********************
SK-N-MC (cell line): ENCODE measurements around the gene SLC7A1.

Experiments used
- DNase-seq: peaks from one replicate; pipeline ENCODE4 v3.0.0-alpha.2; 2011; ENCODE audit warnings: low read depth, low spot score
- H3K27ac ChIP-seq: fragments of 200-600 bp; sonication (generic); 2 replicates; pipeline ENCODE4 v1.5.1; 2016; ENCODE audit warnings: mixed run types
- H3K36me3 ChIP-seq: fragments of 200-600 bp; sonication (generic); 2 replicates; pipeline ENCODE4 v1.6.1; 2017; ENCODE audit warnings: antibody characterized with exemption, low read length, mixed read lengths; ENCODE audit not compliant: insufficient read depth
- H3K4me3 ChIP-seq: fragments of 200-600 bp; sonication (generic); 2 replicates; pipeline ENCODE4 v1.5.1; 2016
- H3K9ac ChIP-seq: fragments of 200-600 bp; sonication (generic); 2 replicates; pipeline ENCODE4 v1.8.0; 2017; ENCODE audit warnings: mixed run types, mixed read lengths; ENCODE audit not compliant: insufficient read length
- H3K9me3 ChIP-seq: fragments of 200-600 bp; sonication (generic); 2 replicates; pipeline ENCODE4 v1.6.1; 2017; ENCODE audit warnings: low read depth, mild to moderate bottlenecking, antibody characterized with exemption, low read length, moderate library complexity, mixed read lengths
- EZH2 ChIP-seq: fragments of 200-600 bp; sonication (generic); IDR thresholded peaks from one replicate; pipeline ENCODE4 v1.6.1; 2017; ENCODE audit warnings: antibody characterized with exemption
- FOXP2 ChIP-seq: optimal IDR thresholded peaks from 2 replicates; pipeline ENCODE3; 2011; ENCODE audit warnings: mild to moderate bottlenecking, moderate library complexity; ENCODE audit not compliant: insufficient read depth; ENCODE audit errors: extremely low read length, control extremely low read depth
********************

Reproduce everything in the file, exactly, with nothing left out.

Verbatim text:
SK-N-MC (cell line): ENCODE measurements around the gene SLC7A1.

Experiments used
- DNase-seq: peaks from one replicate; pipeline ENCODE4 v3.0.0-alpha.2; 2011; ENCODE audit warnings: low read depth, low spot score
- H3K27ac ChIP-seq: fragments of 200-600 bp; sonication (generic); 2 replicates; pipeline ENCODE4 v1.5.1; 2016; ENCODE audit warnings: mixed run types
- H3K36me3 ChIP-seq: fragments of 200-600 bp; sonication (generic); 2 replicates; pipeline ENCODE4 v1.6.1; 2017; ENCODE audit warnings: antibody characterized with exemption, low read length, mixed read lengths; ENCODE audit not compliant: insufficient read depth
- H3K4me3 ChIP-seq: fragments of 200-600 bp; sonication (generic); 2 replicates; pipeline ENCODE4 v1.5.1; 2016
- H3K9ac ChIP-seq: fragments of 200-600 bp; sonication (generic); 2 replicates; pipeline ENCODE4 v1.8.0; 2017; ENCODE audit warnings: mixed run types, mixed read lengths; ENCODE audit not compliant: insufficient read length
- H3K9me3 ChIP-seq: fragments of 200-600 bp; sonication (generic); 2 replicates; pipeline ENCODE4 v1.6.1; 2017; ENCODE audit warnings: low read depth, mild to moderate bottlenecking, antibody characterized with exemption, low read length, moderate library complexity, mixed read lengths
- EZH2 ChIP-seq: fragments of 200-600 bp; sonication (generic); IDR thresholded peaks from one replicate; pipeline ENCODE4 v1.6.1; 2017; ENCODE audit warnings: antibody characterized with exemption
- FOXP2 ChIP-seq: optimal IDR thresholded peaks from 2 replicates; pipeline ENCODE3; 2011; ENCODE audit warnings: mild to moderate bottlenecking, moderate library complexity; ENCODE audit not compliant: insufficient read depth; ENCODE audit errors: extremely low read length, control extremely low read depth